June 13, 2023

More Drama in the Chicken Coop

First, some background: Several weeks ago, I told you about our Muscovy and Jersey Buff turkey hen squabbling over the eggs. Since neither one was going to budge, they finally "settled" the dispute by sharing the nest. Not long after that, one of our Speckled Sussex hens pushed her way onto the nest and refused to move. So the three of them have been continually jockeying for position. What makes matters worse is that the other hens insist on trying to lay there too, so we have an over-crowded jumble of eggs on that communal nest with no way of knowing what's going on. 

Hatching begins: We finally spotted one chick 

Readily adopted by Mama Hen for mothering

and one duckling.

1st duckling to hatch; followed Mom Muscovy
out into the chicken yard, but they didn't stay long.

Mostly, everyone was sitting tight on the nest, so there's no way to know for sure what's happening. This isn't unusual, as new babies take several days recovering from hatching before regular ventures out into the world.

Now, for the drama: Dan was in his workshop the other day, when he heard a ferocious racket in the chicken coop. He assumed it was Mama Chicken and Mom Muscovy fighting over the nest again, but he went to check it out anyway. When he got there, he saw a snake tail sticking out from the nest! He grabbed it and threw it against the wall, which stunned it. That's when he noticed the back end of a duckling sticking out of it's mouth. Dan grabbed a hoe, pinned the snake's head down, and managed to pull out a live duckling! 

The snake was promptly dispatched and we brought the duckling inside to make sure it was alright. I put it on a heating pad and we observed it for several hours, until it was alert and chirping. Then it was put back under the mamas in the nest. Talk about a close call!

The next day it was fine, and I was able to get some pictures. 

This is why we've had a problem. Instead of setting in
the nest boxes, they all want to set under the nest boxes.

It's hard to know how many are actually under there.

Duckling on the left is our snake survivor (still with dried snake siliva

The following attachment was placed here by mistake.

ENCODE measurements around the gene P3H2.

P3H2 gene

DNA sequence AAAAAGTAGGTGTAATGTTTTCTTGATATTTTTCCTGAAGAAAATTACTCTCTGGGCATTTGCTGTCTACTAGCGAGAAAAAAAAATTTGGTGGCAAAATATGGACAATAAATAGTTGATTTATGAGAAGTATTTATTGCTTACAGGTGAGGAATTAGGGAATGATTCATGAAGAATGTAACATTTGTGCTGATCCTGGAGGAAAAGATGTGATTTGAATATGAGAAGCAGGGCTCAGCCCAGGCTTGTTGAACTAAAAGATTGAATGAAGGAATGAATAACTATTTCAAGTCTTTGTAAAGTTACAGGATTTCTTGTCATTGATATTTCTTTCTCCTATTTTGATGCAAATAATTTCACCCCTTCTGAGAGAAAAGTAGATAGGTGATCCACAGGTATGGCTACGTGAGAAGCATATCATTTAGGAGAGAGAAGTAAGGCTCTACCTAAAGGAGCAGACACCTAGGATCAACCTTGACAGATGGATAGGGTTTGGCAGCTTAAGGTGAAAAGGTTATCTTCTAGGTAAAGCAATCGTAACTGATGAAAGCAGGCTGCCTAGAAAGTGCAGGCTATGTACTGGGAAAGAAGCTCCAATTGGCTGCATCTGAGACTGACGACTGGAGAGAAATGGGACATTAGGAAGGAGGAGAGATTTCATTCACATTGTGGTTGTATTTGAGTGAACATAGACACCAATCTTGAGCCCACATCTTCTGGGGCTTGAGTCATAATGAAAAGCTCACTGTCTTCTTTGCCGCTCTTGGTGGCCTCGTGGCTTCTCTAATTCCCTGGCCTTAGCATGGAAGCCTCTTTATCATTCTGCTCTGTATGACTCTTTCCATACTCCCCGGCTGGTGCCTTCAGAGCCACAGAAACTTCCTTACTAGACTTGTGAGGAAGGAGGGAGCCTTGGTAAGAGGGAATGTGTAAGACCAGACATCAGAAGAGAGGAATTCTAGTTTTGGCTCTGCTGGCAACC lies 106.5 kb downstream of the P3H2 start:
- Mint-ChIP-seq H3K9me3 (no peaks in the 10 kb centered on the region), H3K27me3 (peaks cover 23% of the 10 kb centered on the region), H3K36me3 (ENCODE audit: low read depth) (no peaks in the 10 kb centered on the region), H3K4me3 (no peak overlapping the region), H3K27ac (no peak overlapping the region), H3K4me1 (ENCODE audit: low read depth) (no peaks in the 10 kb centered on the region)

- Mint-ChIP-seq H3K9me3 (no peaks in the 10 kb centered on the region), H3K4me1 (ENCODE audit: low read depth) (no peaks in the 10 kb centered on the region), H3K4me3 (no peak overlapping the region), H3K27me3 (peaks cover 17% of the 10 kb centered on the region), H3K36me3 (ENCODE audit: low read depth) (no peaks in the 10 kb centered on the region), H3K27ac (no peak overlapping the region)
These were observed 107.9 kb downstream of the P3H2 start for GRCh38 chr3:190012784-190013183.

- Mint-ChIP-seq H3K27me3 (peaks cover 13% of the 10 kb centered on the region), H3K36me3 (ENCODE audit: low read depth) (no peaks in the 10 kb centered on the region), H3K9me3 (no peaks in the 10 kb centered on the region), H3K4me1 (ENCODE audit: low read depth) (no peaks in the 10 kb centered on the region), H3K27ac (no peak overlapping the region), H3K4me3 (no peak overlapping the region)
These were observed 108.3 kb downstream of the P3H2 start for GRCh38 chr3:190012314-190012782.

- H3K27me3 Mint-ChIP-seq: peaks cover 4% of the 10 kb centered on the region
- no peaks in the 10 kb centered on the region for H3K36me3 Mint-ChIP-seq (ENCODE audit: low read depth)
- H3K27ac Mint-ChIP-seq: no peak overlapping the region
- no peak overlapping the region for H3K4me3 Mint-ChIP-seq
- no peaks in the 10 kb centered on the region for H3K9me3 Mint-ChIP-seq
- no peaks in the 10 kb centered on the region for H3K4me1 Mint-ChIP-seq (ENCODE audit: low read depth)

on it's head.) Behind it is the baby chick. Two ducklings on the right.

Final count is four ducklings and one chick. Three of the ducklings are doing well, but the little guy who almost got eaten by a snake is lagging. Honestly, he looked a bit premature after his rescue, and we surmise that the snake went after the egg. Even though it broke, he was close enough to hatching that he can breath air, but he isn't getting around as well as the others. It may be a leg injury, hard to tell.

Our two turkey poults are doing well. They are now two weeks old.

They blend in well to their background!

They're beginning to look less like baby chicks.

Jenny B has proven to be an excellent mother.

The only broody mama with no babies is Jenny J. In looking over the remaining eggs in the nest, they all appear to be duck eggs. No turkey eggs. I find it curious that she readily adopted eggs that were already there without laying her own. Mama Hen took over the chick and Mom Muscovy took over the ducklings, so it's sad that Jenny J has no one to mother. 

I'd like to say all's well that ends well, but there are still many perils about for baby poultry. We just have to do our best to protect them and hope for the best. No more adventures would be fine with me.


Michelle said...

I wasn't expected THAT much drama!

Leigh said...

I know! It still amazes me that it turned out like it did.

reformed2 said...

Hi. New here. Where do you farm and what type of snake tried chicken dinner?

Leigh said...